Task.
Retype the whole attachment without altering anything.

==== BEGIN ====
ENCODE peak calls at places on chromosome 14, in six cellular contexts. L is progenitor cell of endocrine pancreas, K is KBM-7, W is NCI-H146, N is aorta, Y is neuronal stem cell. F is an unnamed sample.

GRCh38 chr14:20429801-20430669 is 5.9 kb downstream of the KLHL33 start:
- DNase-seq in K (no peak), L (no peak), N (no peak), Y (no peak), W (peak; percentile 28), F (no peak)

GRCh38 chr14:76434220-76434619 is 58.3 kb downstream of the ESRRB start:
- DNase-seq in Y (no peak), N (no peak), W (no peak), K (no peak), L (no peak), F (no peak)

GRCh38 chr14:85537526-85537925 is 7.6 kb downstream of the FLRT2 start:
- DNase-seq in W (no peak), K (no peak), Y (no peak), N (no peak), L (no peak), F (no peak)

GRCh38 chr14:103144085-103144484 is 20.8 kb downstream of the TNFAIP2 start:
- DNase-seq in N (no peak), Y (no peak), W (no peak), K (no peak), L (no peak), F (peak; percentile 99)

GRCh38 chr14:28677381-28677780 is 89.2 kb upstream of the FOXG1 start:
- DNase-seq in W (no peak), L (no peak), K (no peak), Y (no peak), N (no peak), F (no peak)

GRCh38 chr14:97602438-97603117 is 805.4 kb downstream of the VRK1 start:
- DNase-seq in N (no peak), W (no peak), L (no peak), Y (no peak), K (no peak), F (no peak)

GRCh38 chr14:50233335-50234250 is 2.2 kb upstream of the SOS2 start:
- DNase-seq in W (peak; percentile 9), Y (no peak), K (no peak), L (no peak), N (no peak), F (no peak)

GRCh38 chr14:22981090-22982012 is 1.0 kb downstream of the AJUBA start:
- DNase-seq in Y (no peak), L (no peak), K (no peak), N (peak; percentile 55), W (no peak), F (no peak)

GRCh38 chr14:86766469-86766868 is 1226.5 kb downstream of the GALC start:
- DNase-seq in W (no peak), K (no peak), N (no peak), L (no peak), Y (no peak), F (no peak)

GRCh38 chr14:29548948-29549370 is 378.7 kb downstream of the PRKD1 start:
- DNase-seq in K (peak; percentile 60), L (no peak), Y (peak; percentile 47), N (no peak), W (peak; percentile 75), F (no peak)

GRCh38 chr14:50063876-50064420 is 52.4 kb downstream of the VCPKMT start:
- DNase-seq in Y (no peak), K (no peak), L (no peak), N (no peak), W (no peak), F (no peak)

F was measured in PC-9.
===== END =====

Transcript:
ENCODE peak calls at places on chromosome 14, in six cellular contexts. L is progenitor cell of endocrine pancreas, K is KBM-7, W is NCI-H146, N is aorta, Y is neuronal stem cell. F is an unnamed sample.

GRCh38 chr14:20429801-20430669 is 5.9 kb downstream of the KLHL33 start:
- DNase-seq in K (no peak), L (no peak), N (no peak), Y (no peak), W (peak; percentile 28), F (no peak)

GRCh38 chr14:76434220-76434619 is 58.3 kb downstream of the ESRRB start:
- DNase-seq in Y (no peak), N (no peak), W (no peak), K (no peak), L (no peak), F (no peak)

GRCh38 chr14:85537526-85537925 is 7.6 kb downstream of the FLRT2 start:
- DNase-seq in W (no peak), K (no peak), Y (no peak), N (no peak), L (no peak), F (no peak)

GRCh38 chr14:103144085-103144484 is 20.8 kb downstream of the TNFAIP2 start:
- DNase-seq in N (no peak), Y (no peak), W (no peak), K (no peak), L (no peak), F (peak; percentile 99)

GRCh38 chr14:28677381-28677780 is 89.2 kb upstream of the FOXG1 start:
- DNase-seq in W (no peak), L (no peak), K (no peak), Y (no peak), N (no peak), F (no peak)

GRCh38 chr14:97602438-97603117 is 805.4 kb downstream of the VRK1 start:
- DNase-seq in N (no peak), W (no peak), L (no peak), Y (no peak), K (no peak), F (no peak)

GRCh38 chr14:50233335-50234250 is 2.2 kb upstream of the SOS2 start:
- DNase-seq in W (peak; percentile 9), Y (no peak), K (no peak), L (no peak), N (no peak), F (no peak)

GRCh38 chr14:22981090-22982012 is 1.0 kb downstream of the AJUBA start:
- DNase-seq in Y (no peak), L (no peak), K (no peak), N (peak; percentile 55), W (no peak), F (no peak)

GRCh38 chr14:86766469-86766868 is 1226.5 kb downstream of the GALC start:
- DNase-seq in W (no peak), K (no peak), N (no peak), L (no peak), Y (no peak), F (no peak)

GRCh38 chr14:29548948-29549370 is 378.7 kb downstream of the PRKD1 start:
- DNase-seq in K (peak; percentile 60), L (no peak), Y (peak; percentile 47), N (no peak), W (peak; percentile 75), F (no peak)

GRCh38 chr14:50063876-50064420 is 52.4 kb downstream of the VCPKMT start:
- DNase-seq in Y (no peak), K (no peak), L (no peak), N (no peak), W (no peak), F (no peak)

F was measured in PC-9.